26 September, 1997

Mr. President,

In exercising my right to reply to the speech of H.E. the Foreign Minister of Turkey, I would like to state the following:

(a) My Turkish colleague spoke about the realities, as he has put it, in Cyprus which are not taken up by the International Community and suggested that this is perhaps the reason of the failure to achieve peace for so many years. He mentioned as realities the existence of two distinct peoples, two separate administrations and two democracies. One cannot accept as realities the faits accomplis created by the use of force and maintained by military strength in blatant disregard of international law, and UN Resolutions. Ignoring the UN Resolutions can hardly be considered as a reality by the International Community.

(b) Regarding the application of the internationally recognized Republic of Cyprus for membership to the E.U. and whether Cyprus can or cannot join the E.U. for legal and political reasons, I wish to refer to the statement made a couple of days ago by H.E. the Foreign Minister of Luxembourg in his capacity as President of the E.U. regarding the interpretation of the 1960 treaties and the fact that these treaties cannot prevent Cyprus from joining the E.U. Finally for this point, let me recall, Mr. President, the statement made by the President of the Security Council of last August, the distinguished British Permanent Representative Sir John Weston who expressed the concern and disappointment of the Council because the Turkish Cypriot side tried to impede progress to the negotiating efforts by introducing the E.U. application as precondition to the talks.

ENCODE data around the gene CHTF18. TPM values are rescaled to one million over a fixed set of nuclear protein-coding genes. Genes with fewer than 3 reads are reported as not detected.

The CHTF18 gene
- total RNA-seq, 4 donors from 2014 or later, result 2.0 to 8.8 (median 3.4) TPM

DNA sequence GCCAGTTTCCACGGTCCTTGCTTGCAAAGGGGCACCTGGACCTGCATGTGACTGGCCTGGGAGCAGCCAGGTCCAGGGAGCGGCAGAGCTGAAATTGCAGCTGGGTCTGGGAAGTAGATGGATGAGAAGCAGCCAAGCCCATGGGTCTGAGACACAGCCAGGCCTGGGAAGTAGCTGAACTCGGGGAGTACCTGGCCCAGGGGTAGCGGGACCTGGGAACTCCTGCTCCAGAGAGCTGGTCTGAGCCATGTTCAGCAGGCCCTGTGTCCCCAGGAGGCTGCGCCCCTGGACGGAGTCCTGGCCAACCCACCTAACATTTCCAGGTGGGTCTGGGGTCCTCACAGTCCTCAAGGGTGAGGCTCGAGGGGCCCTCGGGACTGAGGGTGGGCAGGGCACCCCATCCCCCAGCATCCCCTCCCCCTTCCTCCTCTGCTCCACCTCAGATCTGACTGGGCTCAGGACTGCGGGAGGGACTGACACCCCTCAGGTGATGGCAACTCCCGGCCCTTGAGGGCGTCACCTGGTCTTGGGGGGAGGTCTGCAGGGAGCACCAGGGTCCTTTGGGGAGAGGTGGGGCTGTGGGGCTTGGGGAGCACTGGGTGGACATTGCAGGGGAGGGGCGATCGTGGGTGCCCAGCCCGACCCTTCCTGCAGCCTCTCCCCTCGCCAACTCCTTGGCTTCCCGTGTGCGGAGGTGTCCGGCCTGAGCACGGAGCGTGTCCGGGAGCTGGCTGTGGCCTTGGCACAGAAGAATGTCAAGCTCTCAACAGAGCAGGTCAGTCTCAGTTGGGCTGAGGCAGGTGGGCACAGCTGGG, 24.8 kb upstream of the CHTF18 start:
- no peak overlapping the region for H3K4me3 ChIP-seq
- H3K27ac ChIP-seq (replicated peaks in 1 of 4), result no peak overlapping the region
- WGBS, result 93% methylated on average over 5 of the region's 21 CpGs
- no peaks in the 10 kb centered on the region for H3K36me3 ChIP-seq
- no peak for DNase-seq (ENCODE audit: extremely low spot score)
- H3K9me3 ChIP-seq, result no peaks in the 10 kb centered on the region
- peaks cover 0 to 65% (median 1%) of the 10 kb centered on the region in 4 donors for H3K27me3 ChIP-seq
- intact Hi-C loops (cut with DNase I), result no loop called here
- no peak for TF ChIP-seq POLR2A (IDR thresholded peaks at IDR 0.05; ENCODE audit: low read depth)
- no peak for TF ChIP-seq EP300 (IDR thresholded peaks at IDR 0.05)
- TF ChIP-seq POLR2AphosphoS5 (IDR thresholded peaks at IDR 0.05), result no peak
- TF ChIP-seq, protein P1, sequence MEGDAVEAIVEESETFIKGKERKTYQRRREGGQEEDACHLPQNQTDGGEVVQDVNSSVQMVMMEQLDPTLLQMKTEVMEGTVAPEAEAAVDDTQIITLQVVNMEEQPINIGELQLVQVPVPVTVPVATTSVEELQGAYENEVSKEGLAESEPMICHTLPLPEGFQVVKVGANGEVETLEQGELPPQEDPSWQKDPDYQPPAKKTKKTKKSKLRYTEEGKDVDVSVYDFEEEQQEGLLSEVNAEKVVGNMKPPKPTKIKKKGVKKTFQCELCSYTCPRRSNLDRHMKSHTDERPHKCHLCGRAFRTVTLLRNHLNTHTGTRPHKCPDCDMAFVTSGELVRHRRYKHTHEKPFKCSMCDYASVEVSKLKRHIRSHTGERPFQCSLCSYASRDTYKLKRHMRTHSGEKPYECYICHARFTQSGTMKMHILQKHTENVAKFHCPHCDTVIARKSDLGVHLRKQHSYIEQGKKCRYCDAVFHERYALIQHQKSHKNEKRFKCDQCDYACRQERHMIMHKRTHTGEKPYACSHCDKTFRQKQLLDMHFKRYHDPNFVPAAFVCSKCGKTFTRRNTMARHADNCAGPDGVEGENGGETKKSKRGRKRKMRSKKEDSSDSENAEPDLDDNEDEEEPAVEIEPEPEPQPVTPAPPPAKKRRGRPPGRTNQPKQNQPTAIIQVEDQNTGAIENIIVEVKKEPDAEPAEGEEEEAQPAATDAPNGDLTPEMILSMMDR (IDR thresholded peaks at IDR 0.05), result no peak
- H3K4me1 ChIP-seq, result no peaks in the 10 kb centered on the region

(c) Regarding the deployment of S-300 missiles in Cyprus one year from now, I want to categorically state that these weapons are purely defensive surface-to-air missiles destined to defend the small island of Cyprus from a potential air attack since Cyprus has no air-force of its own. It is ludicrous to believe that Cyprus of a population of 1/2 million can in any way be a threat to the security of Turkey of 65 million people, or be a threat to the Turkish Cypriots who obviously do not fly in the air.

However, if there is a substantial political progress in the efforts to reach a political solution in the long-standing Cyprus problem or if there is an agreement in a programmed demilitarization of the island as suggested by President Clerides the reasons that have made us feel vulnerable facing 35,000 Turkish troops within the island of Cyprus and made us feel the necessity of ordering these missiles no longer exist then there will be no objective in deploying missiles or any other weapons in Cyprus.

Thank you Mr. President.

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